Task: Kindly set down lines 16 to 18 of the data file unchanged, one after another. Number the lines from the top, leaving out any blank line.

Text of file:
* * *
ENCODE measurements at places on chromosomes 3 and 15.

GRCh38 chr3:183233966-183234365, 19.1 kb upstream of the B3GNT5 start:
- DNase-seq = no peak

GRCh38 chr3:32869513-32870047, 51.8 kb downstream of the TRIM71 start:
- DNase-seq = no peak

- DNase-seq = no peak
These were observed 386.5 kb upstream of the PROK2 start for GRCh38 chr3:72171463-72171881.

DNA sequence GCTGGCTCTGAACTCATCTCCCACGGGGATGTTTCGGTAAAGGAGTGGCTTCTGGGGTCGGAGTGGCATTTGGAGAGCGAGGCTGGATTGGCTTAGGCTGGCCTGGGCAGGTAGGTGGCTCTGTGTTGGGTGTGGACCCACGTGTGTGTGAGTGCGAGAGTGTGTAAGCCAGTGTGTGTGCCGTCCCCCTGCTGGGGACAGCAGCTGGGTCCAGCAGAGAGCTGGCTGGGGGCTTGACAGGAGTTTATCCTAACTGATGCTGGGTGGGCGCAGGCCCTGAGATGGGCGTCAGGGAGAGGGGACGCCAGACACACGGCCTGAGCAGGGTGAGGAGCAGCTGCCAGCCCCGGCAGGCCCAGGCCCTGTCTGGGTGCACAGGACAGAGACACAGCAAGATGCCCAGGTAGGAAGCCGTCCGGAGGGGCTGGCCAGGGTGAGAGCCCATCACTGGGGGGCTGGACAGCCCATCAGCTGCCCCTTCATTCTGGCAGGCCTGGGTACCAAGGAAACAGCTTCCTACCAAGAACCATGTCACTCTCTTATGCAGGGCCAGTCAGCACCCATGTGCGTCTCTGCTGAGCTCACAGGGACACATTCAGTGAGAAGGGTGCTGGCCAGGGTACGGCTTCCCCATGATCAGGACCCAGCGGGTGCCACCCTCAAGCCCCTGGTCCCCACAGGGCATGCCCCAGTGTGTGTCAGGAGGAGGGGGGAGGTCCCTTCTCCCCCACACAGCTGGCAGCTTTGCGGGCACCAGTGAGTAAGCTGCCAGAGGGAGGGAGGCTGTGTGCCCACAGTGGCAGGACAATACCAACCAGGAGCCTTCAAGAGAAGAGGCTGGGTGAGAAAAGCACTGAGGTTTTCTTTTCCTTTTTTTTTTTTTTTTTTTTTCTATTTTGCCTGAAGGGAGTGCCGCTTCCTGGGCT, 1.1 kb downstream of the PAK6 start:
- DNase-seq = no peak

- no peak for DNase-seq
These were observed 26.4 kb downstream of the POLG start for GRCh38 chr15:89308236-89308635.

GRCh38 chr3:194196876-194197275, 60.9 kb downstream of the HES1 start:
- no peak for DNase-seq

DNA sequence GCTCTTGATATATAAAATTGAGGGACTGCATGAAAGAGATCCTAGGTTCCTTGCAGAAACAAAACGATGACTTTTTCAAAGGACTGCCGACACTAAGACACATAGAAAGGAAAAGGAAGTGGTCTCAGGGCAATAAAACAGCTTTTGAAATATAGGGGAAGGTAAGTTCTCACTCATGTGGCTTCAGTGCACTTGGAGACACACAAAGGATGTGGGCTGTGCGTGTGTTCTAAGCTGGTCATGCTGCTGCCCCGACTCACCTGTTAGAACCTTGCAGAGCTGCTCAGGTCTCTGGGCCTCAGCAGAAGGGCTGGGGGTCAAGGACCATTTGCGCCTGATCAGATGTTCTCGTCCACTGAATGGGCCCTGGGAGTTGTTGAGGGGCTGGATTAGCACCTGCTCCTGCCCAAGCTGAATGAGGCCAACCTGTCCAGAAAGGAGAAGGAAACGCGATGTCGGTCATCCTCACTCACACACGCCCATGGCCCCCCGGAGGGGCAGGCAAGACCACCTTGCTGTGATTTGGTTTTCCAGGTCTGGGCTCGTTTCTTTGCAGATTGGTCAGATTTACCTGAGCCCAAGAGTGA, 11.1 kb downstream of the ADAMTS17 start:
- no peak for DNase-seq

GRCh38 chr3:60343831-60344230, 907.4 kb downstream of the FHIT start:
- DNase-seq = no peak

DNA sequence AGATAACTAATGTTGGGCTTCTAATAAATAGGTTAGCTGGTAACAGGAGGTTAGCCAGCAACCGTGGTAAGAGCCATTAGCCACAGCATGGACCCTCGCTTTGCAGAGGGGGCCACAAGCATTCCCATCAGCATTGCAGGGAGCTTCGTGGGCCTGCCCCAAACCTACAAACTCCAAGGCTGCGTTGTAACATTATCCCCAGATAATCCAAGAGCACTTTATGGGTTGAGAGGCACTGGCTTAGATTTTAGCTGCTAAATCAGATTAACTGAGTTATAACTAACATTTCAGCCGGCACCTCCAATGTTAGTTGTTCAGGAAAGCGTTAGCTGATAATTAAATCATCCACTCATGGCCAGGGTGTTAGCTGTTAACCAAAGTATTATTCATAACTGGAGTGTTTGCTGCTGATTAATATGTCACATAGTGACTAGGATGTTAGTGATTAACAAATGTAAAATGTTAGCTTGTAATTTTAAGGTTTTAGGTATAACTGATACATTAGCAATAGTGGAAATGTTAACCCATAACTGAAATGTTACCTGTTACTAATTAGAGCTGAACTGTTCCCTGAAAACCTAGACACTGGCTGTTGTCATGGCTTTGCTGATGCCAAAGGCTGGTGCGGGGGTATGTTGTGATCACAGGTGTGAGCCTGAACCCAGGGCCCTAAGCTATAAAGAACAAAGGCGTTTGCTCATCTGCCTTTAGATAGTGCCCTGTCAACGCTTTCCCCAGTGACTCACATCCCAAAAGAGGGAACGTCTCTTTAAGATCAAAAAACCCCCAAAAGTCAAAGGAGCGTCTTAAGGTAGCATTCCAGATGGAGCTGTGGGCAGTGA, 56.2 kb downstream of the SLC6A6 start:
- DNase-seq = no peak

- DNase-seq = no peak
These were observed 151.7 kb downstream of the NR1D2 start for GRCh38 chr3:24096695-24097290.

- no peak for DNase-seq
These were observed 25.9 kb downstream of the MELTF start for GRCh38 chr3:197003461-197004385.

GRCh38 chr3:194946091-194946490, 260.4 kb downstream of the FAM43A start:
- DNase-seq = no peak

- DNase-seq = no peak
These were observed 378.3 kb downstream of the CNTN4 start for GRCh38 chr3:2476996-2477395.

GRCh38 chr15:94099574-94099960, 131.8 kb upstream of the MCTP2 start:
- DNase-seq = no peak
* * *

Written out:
GRCh38 chr3:60343831-60344230, 907.4 kb downstream of the FHIT start:
- DNase-seq = no peak

DNA sequence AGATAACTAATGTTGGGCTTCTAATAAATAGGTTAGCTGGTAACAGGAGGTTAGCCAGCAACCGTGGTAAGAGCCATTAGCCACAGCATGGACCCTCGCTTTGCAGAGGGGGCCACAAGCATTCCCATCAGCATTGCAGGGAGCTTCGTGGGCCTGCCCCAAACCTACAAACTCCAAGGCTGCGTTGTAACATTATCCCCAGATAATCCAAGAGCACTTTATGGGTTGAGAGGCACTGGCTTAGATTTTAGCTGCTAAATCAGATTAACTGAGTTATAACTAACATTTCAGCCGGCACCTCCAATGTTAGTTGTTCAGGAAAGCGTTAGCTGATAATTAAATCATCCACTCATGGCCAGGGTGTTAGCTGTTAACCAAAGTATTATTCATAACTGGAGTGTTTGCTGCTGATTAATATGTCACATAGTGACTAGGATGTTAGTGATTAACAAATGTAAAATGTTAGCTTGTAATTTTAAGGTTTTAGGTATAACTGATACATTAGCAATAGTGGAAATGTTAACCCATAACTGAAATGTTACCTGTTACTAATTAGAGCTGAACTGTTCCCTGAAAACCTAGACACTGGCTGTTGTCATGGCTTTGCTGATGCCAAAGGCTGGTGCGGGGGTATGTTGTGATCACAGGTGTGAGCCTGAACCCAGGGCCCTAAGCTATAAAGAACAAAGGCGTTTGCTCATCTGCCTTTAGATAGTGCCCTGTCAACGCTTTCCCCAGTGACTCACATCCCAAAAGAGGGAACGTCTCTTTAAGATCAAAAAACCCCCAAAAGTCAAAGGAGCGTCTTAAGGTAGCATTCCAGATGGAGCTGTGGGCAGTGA, 56.2 kb downstream of the SLC6A6 start: